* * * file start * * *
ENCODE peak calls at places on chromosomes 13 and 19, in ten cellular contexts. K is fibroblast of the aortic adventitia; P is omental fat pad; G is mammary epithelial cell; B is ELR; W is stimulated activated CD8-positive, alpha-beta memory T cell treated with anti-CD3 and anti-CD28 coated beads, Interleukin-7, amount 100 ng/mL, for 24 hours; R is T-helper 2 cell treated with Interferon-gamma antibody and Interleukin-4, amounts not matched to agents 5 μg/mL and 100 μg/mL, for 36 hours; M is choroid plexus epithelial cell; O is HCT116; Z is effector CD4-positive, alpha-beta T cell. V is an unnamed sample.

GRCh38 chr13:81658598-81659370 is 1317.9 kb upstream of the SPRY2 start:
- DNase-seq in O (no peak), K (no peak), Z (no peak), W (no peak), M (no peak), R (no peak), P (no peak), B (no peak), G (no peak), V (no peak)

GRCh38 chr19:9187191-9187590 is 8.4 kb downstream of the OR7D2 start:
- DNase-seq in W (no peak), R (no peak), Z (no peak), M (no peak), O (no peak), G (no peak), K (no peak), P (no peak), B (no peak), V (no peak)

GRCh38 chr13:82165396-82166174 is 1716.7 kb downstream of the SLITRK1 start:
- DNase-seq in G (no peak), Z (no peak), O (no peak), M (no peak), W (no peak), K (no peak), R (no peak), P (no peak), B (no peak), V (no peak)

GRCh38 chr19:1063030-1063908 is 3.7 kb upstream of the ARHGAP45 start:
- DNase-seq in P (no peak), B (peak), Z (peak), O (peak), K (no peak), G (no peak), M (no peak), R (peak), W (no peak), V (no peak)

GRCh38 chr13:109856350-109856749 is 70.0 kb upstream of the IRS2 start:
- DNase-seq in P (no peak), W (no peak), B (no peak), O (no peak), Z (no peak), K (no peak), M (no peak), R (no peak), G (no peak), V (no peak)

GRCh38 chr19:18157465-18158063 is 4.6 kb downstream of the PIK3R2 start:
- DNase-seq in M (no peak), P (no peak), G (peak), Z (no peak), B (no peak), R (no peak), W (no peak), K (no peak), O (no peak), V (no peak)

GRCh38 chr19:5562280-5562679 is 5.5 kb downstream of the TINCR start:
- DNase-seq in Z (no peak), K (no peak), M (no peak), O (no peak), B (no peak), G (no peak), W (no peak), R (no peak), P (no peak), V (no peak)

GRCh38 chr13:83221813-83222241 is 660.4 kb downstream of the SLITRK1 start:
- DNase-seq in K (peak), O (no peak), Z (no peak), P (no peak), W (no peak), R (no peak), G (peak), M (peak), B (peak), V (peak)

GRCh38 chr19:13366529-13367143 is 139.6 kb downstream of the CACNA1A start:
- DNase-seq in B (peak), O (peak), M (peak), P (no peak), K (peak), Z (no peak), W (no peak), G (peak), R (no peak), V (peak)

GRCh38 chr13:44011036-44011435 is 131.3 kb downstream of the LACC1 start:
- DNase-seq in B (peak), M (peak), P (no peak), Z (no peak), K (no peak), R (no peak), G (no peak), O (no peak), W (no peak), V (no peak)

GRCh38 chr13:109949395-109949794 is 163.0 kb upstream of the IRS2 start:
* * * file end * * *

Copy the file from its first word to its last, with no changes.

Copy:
ENCODE peak calls at places on chromosomes 13 and 19, in ten cellular contexts. K is fibroblast of the aortic adventitia; P is omental fat pad; G is mammary epithelial cell; B is ELR; W is stimulated activated CD8-positive, alpha-beta memory T cell treated with anti-CD3 and anti-CD28 coated beads, Interleukin-7, amount 100 ng/mL, for 24 hours; R is T-helper 2 cell treated with Interferon-gamma antibody and Interleukin-4, amounts not matched to agents 5 μg/mL and 100 μg/mL, for 36 hours; M is choroid plexus epithelial cell; O is HCT116; Z is effector CD4-positive, alpha-beta T cell. V is an unnamed sample.

GRCh38 chr13:81658598-81659370 is 1317.9 kb upstream of the SPRY2 start:
- DNase-seq in O (no peak), K (no peak), Z (no peak), W (no peak), M (no peak), R (no peak), P (no peak), B (no peak), G (no peak), V (no peak)

GRCh38 chr19:9187191-9187590 is 8.4 kb downstream of the OR7D2 start:
- DNase-seq in W (no peak), R (no peak), Z (no peak), M (no peak), O (no peak), G (no peak), K (no peak), P (no peak), B (no peak), V (no peak)

GRCh38 chr13:82165396-82166174 is 1716.7 kb downstream of the SLITRK1 start:
- DNase-seq in G (no peak), Z (no peak), O (no peak), M (no peak), W (no peak), K (no peak), R (no peak), P (no peak), B (no peak), V (no peak)

GRCh38 chr19:1063030-1063908 is 3.7 kb upstream of the ARHGAP45 start:
- DNase-seq in P (no peak), B (peak), Z (peak), O (peak), K (no peak), G (no peak), M (no peak), R (peak), W (no peak), V (no peak)

GRCh38 chr13:109856350-109856749 is 70.0 kb upstream of the IRS2 start:
- DNase-seq in P (no peak), W (no peak), B (no peak), O (no peak), Z (no peak), K (no peak), M (no peak), R (no peak), G (no peak), V (no peak)

GRCh38 chr19:18157465-18158063 is 4.6 kb downstream of the PIK3R2 start:
- DNase-seq in M (no peak), P (no peak), G (peak), Z (no peak), B (no peak), R (no peak), W (no peak), K (no peak), O (no peak), V (no peak)

GRCh38 chr19:5562280-5562679 is 5.5 kb downstream of the TINCR start:
- DNase-seq in Z (no peak), K (no peak), M (no peak), O (no peak), B (no peak), G (no peak), W (no peak), R (no peak), P (no peak), V (no peak)

GRCh38 chr13:83221813-83222241 is 660.4 kb downstream of the SLITRK1 start:
- DNase-seq in K (peak), O (no peak), Z (no peak), P (no peak), W (no peak), R (no peak), G (peak), M (peak), B (peak), V (peak)

GRCh38 chr19:13366529-13367143 is 139.6 kb downstream of the CACNA1A start:
- DNase-seq in B (peak), O (peak), M (peak), P (no peak), K (peak), Z (no peak), W (no peak), G (peak), R (no peak), V (peak)

GRCh38 chr13:44011036-44011435 is 131.3 kb downstream of the LACC1 start:
- DNase-seq in B (peak), M (peak), P (no peak), Z (no peak), K (no peak), R (no peak), G (no peak), O (no peak), W (no peak), V (no peak)

GRCh38 chr13:109949395-109949794 is 163.0 kb upstream of the IRS2 start: